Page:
Friday April 25th, 2014, 1:02 am (EDT)

Volume 52, Issue 05 (October)

Volume 52, Issue 05 (October 2000)

October 2000, Volume 52, Number 5

October 2000, Volume 52, Number 5

» Notes from the Editors

In an article on the role of third parties in U.S. presidential elections in the August 21, 2000, issue of In These Times, founding editor and publisher James Weinstein observed: … | more |

Social Security, the Stock Market, and the Elections

Social Security was the crowning achievement of Roosevelt’s New Deal. It has been the most successful and still remains the most popular of all U.S. government programs. More than a pension program, Social Security provides for workers and their families in the case of early death and disability, in addition to retirement. In 1997, it provided about twelve trillion dollars worth of life insurance alone, more than that of the entire private life-insurance industry. Furthermore, it does all of this in the form of social insurance, in which the distribution and the amount of benefits provided are determined by family relation- ships and basic economic rights-factors that private insurance and pension plans ignore. Nearly one-fifth of the elderly in the United States rely on Social Security as virtually their sole source of income, while two-thirds of all recipients depend on it for at least half of their income… | more |

SNCC: What We Did

2000 marks the fortieth anniversary of the southern sit-in movement, the emergence of the civil rights struggle of the 1960s, and the founding of its most dynamic component, the Student Nonviolent Coordinating Committee (SNCC). We believe it is important to look back at the achievements of those courageous men and women, both to celebrate their struggle and to learn from their experience. The following article is adapted from a talk originally given last summer at a seminar far college and university teachers, on the history of the civil rights movement at Harvard’s W. E. B. Du Bois Institute for Afro-American Studies.—Eds.… | more |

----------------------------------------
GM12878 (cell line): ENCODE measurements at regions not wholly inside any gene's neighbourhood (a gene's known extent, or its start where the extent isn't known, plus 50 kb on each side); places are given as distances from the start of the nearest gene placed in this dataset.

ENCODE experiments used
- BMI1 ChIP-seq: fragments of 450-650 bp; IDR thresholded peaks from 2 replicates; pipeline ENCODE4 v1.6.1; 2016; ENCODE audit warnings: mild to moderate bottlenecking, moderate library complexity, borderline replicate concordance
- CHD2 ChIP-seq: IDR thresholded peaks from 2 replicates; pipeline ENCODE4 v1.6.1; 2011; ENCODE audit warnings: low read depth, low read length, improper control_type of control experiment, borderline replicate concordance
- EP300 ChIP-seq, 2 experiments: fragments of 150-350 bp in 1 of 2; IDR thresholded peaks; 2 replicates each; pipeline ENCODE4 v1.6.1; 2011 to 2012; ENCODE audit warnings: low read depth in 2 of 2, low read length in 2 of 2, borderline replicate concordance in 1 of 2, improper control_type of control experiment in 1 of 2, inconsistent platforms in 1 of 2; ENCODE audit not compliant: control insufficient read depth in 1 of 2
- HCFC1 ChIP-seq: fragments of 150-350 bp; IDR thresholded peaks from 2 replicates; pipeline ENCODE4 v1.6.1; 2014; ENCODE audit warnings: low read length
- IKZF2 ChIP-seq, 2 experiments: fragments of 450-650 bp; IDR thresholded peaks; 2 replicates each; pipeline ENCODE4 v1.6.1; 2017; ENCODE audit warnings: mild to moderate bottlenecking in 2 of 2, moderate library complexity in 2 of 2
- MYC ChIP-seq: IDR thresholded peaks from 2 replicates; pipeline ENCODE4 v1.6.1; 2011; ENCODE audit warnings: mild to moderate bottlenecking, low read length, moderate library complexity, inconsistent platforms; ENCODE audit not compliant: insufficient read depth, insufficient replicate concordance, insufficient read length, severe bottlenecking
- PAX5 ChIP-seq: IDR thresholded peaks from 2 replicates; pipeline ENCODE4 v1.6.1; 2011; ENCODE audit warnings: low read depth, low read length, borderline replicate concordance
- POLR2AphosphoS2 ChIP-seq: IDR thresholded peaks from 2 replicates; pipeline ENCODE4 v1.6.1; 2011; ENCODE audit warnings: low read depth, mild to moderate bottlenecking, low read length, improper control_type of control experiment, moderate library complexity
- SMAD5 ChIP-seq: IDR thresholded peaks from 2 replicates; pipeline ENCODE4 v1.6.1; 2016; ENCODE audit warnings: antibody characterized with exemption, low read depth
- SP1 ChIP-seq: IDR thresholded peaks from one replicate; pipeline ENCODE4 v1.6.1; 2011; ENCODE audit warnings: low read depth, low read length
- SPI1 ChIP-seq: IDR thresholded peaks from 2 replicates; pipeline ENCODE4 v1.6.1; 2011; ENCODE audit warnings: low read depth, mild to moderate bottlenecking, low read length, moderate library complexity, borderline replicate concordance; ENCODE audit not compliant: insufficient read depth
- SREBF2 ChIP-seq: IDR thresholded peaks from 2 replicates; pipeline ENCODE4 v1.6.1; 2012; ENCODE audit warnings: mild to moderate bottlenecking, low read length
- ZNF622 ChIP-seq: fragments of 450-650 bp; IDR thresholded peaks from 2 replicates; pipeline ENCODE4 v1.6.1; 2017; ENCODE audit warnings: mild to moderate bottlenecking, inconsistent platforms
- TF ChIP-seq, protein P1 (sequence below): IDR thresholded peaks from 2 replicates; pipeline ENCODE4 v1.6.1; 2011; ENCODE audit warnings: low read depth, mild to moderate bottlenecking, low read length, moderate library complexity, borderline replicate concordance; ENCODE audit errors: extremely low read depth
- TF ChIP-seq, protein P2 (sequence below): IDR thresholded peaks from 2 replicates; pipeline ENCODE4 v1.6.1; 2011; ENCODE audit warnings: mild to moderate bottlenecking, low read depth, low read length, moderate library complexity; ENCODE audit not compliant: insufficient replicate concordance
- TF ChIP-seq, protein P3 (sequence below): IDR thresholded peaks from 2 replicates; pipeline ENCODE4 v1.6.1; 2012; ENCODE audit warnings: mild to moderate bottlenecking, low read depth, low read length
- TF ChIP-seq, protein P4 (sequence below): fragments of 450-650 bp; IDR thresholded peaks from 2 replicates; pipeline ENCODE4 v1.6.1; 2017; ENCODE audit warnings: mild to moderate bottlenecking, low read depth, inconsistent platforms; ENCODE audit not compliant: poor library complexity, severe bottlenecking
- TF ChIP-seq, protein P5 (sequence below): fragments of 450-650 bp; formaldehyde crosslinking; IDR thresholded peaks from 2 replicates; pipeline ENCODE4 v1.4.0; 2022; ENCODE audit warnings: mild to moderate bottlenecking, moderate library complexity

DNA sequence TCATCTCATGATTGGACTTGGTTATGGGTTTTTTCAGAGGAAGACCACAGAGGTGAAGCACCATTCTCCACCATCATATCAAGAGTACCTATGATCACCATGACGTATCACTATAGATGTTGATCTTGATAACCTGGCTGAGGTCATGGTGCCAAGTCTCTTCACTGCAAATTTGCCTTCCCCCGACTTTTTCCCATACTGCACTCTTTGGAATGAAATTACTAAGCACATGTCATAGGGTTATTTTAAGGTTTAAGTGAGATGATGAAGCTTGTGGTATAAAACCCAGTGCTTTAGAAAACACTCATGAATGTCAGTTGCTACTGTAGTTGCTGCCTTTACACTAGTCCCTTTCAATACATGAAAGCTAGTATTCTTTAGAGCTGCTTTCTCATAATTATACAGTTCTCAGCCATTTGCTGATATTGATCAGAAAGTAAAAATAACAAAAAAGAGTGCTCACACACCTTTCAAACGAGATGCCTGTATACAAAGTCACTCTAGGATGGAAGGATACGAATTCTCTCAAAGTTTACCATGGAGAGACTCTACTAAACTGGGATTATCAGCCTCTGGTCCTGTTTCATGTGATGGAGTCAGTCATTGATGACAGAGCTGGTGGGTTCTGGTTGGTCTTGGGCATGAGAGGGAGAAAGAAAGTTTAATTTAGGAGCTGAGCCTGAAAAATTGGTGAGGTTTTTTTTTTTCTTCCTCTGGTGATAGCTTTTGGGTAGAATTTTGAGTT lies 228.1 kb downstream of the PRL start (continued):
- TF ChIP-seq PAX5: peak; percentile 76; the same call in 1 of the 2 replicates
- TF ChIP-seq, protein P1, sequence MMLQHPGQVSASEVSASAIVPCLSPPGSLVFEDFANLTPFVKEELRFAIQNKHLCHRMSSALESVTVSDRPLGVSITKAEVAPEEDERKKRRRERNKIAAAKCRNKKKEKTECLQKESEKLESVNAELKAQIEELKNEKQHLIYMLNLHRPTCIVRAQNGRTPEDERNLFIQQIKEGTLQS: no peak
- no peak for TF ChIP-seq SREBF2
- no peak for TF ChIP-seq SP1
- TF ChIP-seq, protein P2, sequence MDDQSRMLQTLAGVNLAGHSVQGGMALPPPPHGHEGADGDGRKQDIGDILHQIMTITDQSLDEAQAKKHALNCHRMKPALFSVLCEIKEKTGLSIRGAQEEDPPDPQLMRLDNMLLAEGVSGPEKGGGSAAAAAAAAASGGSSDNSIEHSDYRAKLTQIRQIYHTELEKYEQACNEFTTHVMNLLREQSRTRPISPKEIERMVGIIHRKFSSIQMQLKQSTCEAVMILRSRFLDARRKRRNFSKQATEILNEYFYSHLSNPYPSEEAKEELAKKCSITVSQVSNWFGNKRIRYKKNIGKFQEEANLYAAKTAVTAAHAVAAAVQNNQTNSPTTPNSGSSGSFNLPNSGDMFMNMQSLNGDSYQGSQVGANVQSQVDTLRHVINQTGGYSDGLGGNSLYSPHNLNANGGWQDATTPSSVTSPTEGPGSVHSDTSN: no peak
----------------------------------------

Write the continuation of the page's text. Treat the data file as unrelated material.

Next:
Reply to Khalil Hassan

Khalil Hassan’s contribution to your July/August 2000 issue (“The Future of the Labor Left”) attempts to categorize leftwing union activists based on their past or present relationship to “the labor bureaucracy ”… | more |

Ecological Roots

Which Go Deepest?

Foster, John Bellamy, Marx’s Ecology: Materialism and Nature (New York: Monthly Review Press, 2000), 300pp., $18, paperback

“Oh no, not another great, thick, fat book on Marx!” thought Richard Lewontin when he saw this new book by John Bellamy Foster. I have to confess (despite the fact that I, too, have written a big book on Marxism) to a similar reaction. However, as he goes on to say in the book’s blurb, “as soon as I started to read, I found it hard to put down.” With this, too, I concur … | more |

Setting the Record Straight on the Korean War

Deane, Hugh, The Korean War, 1945-1953 (San Francisco: China Books and Periodicals, Inc., 1999), 246 pp., $14.95, paperback.

Hugh Deane has written a concise, political, and engaging history of the Korean war. One reason this book is special is that Deane was in southern Korea during the late 1940s as a reporter, and his experiences there enable him to provide a more immediate and personal perspective on events than one normally finds in histories of the Korean war … | more |

The Neglected C. L. R. James

Glaberman, Martin, ed., Marxism for Our Times: C. L. R. James on Revolutionary Organization (Jackson: University Press of Mississippi, 1999), 206 pp., $18, paperback.

In 1963, when The Black Jacobins: Toussaint L’Overture and the San Domingo Revolution returned to print in an inexpensively priced paperback, early new left readers discovered (or rediscovered) for themselves a revolutionary classic and a beautifully written account of the first successful slave uprising since Spartacus. The idea that Haitians had not only freed themselves but played a role in the contemporary European class struggles was potent stuff for the emerging Black Power movement… | more |